Major changes to Ontario's Class Proceedings Act

8 minute read
01 October 2020

As of October 1, 2020, the amendments to the Class Proceedings Act, 2002 (the "amended CPA") contained in Bill 161 are in force and effect.

Summary of the Key Changes

The amended CPA will help to ensure that cases proceed more quickly, provide more opportunities for frivolous claims to be dismissed at an earlier stage, and provide the courts with a balanced framework within which to better assess whether claims are truly well-suited for certification as a class action. The amended CPA introduces changes to appeal rights regarding certification decisions, which balance the rights of plaintiffs and defendants. The amendments also provide for claims to be dismissed if they are dormant for an extended period of time and for plaintiffs to bear the costs of notice of certification, recognizing that it is the plaintiffs who seek to pursue a class action and that certification is not a ruling on the merits of the claim. Also in connection with costs, the amended CPA's litigation funding provisions allow defendants to recover costs directly from third party funders. 

The Specific Changes

  • Transition: Class actions commenced before October 1, 2020 (the date the amended CPA came into force) are governed by the previous CPA. Any class action commenced after October 1, 2020 is subject to the amended CPA.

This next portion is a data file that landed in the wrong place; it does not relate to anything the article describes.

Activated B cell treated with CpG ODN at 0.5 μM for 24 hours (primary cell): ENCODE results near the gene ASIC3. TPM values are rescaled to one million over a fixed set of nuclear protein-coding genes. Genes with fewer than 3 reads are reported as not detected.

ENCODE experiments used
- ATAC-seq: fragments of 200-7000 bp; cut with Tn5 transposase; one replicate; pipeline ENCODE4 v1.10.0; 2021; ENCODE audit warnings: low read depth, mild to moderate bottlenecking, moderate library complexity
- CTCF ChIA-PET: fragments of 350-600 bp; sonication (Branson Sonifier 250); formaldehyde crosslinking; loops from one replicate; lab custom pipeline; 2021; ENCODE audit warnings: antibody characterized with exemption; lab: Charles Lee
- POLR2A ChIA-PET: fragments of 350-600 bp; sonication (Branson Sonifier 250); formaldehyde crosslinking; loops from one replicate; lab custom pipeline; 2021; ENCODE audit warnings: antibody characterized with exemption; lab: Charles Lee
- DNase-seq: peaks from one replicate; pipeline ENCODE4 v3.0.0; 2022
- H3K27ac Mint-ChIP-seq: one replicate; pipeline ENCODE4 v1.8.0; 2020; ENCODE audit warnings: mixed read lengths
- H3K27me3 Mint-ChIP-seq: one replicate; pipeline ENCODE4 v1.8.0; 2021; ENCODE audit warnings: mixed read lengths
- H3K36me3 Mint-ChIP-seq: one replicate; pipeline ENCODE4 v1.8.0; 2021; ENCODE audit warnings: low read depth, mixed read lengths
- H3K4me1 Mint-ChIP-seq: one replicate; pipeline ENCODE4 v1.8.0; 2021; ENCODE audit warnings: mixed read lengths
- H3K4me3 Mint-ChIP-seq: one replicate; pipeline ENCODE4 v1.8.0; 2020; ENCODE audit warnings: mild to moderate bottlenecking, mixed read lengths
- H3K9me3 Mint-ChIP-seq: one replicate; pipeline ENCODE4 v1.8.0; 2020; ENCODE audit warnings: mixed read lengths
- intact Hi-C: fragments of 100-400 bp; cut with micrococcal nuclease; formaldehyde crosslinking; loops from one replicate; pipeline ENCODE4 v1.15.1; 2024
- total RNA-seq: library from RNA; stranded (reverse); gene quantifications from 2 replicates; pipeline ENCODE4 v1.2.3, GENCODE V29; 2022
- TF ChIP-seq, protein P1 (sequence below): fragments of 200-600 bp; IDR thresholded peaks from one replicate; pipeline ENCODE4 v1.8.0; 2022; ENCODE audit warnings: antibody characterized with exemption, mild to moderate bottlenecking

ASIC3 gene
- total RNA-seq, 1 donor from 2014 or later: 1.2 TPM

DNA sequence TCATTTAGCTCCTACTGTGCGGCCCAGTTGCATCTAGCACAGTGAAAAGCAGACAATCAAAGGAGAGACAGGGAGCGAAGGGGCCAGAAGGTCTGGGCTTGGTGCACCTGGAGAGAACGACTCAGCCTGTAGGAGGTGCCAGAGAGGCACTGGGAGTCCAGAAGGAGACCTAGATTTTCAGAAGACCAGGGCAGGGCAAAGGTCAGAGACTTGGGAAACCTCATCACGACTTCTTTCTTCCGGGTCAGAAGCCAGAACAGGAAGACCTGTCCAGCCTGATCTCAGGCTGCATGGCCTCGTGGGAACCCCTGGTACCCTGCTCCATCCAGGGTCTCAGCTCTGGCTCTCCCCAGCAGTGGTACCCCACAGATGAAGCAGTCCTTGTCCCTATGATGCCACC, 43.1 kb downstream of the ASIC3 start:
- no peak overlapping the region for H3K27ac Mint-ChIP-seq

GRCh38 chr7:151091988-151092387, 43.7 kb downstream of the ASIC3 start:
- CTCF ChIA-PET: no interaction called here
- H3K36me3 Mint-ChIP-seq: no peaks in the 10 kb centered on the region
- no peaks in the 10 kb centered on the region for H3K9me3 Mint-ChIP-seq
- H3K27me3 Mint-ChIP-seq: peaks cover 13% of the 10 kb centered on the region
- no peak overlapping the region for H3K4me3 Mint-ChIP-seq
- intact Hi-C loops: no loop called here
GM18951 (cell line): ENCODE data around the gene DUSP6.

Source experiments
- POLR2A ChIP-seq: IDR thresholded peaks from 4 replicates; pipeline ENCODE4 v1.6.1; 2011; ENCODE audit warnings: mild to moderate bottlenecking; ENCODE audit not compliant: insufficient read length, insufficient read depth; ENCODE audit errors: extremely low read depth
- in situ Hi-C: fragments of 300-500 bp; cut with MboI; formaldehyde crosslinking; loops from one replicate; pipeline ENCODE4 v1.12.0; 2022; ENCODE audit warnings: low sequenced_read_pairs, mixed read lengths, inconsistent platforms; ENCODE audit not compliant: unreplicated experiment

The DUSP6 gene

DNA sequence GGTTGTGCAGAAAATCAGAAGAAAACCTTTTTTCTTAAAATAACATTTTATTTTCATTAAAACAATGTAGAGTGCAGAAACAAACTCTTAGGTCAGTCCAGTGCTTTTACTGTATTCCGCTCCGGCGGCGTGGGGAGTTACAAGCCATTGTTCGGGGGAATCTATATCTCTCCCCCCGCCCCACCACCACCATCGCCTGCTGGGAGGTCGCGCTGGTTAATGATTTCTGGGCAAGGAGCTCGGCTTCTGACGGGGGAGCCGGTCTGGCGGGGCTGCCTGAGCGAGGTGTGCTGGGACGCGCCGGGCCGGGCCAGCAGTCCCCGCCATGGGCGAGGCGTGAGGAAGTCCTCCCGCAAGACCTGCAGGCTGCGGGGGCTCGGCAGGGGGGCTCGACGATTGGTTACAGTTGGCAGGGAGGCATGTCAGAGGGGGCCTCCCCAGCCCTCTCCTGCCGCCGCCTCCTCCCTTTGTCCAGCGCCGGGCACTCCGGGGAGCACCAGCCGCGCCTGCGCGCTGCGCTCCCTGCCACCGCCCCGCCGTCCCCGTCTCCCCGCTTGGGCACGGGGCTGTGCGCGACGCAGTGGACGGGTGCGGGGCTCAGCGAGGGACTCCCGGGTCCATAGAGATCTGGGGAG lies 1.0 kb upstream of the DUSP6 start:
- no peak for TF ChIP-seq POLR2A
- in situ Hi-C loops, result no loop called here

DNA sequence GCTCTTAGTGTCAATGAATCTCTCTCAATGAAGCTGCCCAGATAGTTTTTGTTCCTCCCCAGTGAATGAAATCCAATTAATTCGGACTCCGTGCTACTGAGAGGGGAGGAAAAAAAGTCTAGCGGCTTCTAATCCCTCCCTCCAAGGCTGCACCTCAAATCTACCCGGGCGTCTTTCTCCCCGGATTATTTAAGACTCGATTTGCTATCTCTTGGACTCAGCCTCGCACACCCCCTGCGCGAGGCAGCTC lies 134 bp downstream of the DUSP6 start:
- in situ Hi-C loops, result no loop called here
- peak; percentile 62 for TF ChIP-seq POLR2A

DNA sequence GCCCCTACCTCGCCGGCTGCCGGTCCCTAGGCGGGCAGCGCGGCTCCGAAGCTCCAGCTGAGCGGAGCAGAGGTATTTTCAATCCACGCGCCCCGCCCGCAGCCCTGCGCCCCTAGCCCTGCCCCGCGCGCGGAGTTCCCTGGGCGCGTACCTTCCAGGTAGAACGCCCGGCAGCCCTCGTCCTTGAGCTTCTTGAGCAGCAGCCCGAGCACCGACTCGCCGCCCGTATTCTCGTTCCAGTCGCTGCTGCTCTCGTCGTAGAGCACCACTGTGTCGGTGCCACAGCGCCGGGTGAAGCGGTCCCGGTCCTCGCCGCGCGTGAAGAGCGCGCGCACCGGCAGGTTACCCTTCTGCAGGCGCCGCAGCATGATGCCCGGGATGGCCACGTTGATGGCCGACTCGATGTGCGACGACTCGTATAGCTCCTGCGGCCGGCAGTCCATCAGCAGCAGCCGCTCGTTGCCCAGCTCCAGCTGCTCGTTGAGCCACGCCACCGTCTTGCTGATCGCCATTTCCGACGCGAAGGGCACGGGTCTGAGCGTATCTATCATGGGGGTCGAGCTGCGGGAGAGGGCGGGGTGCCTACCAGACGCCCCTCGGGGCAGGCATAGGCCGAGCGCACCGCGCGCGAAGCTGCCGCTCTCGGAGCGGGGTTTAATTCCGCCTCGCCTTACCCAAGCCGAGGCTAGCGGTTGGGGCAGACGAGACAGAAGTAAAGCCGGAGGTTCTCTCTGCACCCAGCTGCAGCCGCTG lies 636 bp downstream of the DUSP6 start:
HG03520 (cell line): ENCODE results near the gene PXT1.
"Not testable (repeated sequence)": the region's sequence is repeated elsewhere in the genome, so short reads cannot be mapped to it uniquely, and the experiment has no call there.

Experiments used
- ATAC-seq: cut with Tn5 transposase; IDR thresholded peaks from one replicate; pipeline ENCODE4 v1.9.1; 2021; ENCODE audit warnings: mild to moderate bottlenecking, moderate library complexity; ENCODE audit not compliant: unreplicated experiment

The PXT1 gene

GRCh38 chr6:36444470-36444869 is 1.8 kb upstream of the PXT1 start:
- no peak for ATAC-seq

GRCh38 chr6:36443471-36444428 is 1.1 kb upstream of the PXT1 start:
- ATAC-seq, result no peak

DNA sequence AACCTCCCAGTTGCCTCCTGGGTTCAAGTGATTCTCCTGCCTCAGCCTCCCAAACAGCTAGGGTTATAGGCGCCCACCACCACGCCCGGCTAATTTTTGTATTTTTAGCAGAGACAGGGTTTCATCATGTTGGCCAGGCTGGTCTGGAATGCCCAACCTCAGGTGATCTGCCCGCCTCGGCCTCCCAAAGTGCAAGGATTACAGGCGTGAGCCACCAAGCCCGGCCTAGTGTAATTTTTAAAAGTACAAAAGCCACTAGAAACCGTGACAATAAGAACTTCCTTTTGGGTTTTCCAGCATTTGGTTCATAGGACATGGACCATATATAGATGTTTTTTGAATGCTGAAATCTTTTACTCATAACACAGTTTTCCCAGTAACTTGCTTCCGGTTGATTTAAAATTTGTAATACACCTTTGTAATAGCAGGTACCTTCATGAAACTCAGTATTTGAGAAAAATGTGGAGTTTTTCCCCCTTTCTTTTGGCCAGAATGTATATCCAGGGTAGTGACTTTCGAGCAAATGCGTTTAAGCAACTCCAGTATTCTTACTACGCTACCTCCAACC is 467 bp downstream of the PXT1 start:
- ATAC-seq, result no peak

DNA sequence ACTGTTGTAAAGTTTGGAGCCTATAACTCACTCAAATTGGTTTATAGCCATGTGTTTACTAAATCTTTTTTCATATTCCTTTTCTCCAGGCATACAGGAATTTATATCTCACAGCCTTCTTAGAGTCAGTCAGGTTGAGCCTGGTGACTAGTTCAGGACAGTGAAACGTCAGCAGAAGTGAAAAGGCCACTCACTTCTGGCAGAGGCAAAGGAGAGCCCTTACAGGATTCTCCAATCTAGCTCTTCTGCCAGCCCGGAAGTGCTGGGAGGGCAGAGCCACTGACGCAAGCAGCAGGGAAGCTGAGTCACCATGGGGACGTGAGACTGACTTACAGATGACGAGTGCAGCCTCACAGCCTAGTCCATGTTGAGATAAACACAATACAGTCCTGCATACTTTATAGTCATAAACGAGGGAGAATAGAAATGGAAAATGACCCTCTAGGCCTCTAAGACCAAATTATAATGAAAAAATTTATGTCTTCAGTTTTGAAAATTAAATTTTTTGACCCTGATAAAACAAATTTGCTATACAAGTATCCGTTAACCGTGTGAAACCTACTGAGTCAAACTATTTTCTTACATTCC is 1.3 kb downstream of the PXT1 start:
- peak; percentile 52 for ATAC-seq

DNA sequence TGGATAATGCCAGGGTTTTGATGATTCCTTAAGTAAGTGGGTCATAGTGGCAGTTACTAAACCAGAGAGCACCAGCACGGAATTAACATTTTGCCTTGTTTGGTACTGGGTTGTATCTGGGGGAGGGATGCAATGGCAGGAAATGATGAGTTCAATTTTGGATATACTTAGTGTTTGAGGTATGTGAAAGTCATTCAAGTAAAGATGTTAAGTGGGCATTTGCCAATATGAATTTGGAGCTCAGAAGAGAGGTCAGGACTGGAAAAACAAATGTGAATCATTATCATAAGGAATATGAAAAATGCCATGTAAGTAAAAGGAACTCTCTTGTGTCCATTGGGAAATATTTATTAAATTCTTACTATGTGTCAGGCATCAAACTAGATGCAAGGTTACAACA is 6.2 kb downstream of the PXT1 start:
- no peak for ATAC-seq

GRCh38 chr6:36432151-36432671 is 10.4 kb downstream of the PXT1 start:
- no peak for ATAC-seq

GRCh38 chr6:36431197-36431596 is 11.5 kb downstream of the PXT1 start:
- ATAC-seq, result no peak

• Registration:  Plaintiffs are required to register class proceedings in accordance with regulations. Historically, there has not been a centralized regulated database of class actions in Ontario. We expect that the registration regulations will result in the creation of such a database. 

  • Overlapping class proceeding in Ontario (i.e. carriage): There is no right to commence an overlapping class action more than 60 days after the first proceeding was commenced. Carriage motions between competing class actions in Ontario are required to be filed within 60 days after the first proceeding was commenced. There is no appeal from carriage decisions.

  • Overlapping class proceedings in Canada: At certification, the court is required to consider whether there is another class action pending in another province involving the same subject matter and, if so, to determine whether it would be preferable for some or all of the claims in the Ontario action to be resolved in another proceeding. Importantly, the amended CPAalso creates the right for a party to bring a motion prior to certification for the court to make a determination about whether to stay an action (or grant other relief) where there is an overlapping class action in another province. This brings Ontario in line with Alberta, British Columbia and Saskatchewan.

  • Permitting meritless cases to be shut down earlier: The court is required to hear motions that may dispose of all or part of the proceeding, or narrow the issues to be determined or evidence to be adduced, before the certification motion or simultaneously with the certification motion.

  • Limitation periods for contribution and indemnity claims: Any limitation period applicable to a claim by a defendant for contribution and indemnity is suspended in favour of the defendant on the commencement of a claim for contribution and indemnity. The limitation period will only resume running against the defendant once the time for appeal of the certification decision has expired or the appeal of the certification decision is final.